Indians, Mexicans battle to preserve traditional spice mix

Mexican-Americans, who comprise a majority of the United States’ Mexican-American population, are in a fight to preserve a spice blend that has been in use in the United Kingdom for more than a century.

“We’re here to defend our culture, not to be forced to do what’s right for another group of people,” said Jose Guadalupe, an agro-chemist and member of the San Diego-based Food and Agriculture Organization of San Diego.

The spice blend known as marjoramas is said to have helped pioneer the Mexican food culture and has long been used by Mexican immigrants and descendants.

The mix is made from dried ground corn and beans and includes spices including pepper, ginger, cinnamon, nutmeg, coriander, turmeric and coriagen, said Tom Hochberg, who runs a spice-making business in San Diego that makes the spice mix.

He said the mix is used in Mexican restaurants and in many Mexican homes, as well as in specialty restaurants and Mexican markets.”

You can make marjors from corn or beans, it’s just a different type of spice.”

He said the mix is used in Mexican restaurants and in many Mexican homes, as well as in specialty restaurants and Mexican markets.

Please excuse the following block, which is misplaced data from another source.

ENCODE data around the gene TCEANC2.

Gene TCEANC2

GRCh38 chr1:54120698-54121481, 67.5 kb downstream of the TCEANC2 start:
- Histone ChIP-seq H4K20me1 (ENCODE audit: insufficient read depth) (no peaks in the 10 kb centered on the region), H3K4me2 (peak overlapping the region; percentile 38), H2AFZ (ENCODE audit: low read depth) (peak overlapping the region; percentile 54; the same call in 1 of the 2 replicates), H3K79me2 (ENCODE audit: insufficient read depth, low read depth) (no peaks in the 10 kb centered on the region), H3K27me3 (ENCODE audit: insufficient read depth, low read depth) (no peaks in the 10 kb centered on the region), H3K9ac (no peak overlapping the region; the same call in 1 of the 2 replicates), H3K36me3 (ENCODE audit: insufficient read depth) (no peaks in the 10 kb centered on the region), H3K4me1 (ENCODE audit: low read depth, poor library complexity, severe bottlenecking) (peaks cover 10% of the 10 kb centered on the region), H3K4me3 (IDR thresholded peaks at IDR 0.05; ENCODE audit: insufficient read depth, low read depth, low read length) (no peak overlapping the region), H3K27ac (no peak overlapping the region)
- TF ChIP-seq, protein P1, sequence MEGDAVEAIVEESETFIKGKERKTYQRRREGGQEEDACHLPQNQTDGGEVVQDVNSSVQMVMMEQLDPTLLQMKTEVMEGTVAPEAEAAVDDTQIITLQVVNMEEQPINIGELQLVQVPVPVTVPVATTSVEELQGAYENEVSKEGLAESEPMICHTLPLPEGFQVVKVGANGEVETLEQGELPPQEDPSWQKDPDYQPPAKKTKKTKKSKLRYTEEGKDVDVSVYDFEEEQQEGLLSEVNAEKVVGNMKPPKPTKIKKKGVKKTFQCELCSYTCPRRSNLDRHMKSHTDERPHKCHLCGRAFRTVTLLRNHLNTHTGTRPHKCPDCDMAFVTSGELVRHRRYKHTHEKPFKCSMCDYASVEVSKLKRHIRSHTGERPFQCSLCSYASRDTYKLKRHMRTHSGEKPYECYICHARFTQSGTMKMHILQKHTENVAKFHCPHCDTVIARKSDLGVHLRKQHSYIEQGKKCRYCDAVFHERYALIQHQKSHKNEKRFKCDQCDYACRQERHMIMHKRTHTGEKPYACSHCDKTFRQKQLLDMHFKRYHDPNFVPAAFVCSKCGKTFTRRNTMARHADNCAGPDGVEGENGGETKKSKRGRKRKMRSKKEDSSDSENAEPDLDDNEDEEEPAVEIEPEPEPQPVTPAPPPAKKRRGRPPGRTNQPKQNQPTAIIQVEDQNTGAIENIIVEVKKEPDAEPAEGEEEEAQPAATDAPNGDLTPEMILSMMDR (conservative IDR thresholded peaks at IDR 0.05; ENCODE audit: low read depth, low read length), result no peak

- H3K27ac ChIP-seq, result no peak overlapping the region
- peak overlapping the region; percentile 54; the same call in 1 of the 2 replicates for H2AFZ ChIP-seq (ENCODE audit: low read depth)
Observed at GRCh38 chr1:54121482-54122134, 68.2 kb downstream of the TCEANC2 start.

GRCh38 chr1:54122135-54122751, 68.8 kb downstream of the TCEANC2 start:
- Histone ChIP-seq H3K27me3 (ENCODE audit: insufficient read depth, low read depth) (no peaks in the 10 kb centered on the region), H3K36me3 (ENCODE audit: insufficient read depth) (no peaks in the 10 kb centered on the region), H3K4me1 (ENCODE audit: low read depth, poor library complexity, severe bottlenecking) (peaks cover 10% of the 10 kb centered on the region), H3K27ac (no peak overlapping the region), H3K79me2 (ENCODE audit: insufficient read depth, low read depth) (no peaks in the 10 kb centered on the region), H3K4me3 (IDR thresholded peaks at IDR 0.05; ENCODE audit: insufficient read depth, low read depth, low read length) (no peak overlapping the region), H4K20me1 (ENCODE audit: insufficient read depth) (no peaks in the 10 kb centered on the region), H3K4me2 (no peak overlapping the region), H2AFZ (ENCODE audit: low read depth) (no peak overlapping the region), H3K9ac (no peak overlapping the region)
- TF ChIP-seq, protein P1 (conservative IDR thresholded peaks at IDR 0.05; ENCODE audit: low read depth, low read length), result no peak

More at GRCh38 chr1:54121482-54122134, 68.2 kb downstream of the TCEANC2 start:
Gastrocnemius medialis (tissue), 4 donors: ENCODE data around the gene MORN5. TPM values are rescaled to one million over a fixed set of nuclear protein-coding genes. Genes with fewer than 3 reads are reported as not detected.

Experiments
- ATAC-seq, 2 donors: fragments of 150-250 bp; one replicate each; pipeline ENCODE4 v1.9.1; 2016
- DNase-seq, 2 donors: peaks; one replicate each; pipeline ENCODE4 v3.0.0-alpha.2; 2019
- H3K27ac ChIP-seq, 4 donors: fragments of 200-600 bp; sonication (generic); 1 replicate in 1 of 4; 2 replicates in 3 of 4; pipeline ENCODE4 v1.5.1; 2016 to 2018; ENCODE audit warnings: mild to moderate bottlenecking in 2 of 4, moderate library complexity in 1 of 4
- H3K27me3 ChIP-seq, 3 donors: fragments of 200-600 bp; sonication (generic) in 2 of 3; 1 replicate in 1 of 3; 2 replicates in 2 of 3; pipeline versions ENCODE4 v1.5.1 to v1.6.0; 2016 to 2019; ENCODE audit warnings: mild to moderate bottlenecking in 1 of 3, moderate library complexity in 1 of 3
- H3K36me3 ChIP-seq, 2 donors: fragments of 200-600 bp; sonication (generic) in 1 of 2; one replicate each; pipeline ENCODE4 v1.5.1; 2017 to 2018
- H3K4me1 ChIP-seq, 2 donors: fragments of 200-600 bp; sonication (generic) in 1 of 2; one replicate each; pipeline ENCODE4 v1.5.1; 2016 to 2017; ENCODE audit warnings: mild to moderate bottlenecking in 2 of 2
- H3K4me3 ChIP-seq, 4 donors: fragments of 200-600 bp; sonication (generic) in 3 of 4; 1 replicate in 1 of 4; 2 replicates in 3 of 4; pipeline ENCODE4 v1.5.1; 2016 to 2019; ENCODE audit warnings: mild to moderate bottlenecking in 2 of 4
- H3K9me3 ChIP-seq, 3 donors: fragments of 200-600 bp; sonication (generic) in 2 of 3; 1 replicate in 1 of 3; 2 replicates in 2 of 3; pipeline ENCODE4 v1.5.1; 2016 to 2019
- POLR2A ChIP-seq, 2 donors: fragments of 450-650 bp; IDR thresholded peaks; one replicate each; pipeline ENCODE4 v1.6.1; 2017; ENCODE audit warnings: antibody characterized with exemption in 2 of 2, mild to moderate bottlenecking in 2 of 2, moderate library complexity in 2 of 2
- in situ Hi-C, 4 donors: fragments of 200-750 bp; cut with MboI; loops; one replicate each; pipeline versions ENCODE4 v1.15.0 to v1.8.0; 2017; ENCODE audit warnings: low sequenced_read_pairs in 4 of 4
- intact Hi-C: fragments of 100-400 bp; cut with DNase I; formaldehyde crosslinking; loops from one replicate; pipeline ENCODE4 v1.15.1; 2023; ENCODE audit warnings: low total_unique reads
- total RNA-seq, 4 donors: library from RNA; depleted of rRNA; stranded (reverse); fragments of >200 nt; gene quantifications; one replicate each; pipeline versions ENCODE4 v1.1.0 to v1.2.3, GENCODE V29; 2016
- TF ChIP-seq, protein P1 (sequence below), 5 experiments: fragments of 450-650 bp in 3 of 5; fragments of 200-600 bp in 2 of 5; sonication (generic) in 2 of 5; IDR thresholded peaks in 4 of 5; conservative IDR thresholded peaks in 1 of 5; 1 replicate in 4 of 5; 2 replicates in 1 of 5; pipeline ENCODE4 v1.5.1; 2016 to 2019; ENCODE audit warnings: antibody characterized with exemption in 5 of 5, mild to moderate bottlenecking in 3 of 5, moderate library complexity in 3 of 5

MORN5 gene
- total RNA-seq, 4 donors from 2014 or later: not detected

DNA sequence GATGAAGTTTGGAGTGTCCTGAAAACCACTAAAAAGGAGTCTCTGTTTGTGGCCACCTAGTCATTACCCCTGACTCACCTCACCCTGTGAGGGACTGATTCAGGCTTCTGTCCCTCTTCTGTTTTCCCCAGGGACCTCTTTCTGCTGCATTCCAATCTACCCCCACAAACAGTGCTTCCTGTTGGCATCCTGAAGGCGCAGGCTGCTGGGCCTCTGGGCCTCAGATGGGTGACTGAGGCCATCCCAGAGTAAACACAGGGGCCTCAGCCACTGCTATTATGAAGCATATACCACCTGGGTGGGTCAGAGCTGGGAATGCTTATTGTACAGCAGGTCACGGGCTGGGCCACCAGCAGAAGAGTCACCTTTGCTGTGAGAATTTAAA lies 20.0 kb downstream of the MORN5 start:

It has become popular among people in San Jose and in California, where it has become an instant favorite among many in their 50s and 60s, said Hochburger.

It was also popular in the 1930s, when the spice blends were sold by a local grocer.

He said that it is considered a good food by many because it doesn’t taste like food.

“I think it’s a good idea for people to try it,” Hockley said.

Hochberg said his family had a lot of spice growing up and had the mix as a way to use up any leftover ingredients that they didn’t want to waste.

He doesn’t sell the mix anymore, but he still makes it in his business.

Hockley, who is a San Jose resident, said the spice blend is a cultural relic that is still used by many in Mexico and Central America.

“I think the culture is going to continue to be preserved,” Hocking said.

“It’s part of the fabric of our society, the Mexican American identity.

If it were just a thing that was imported to America and was a product that was made locally, I don’t think it would be a problem,” Hocher said.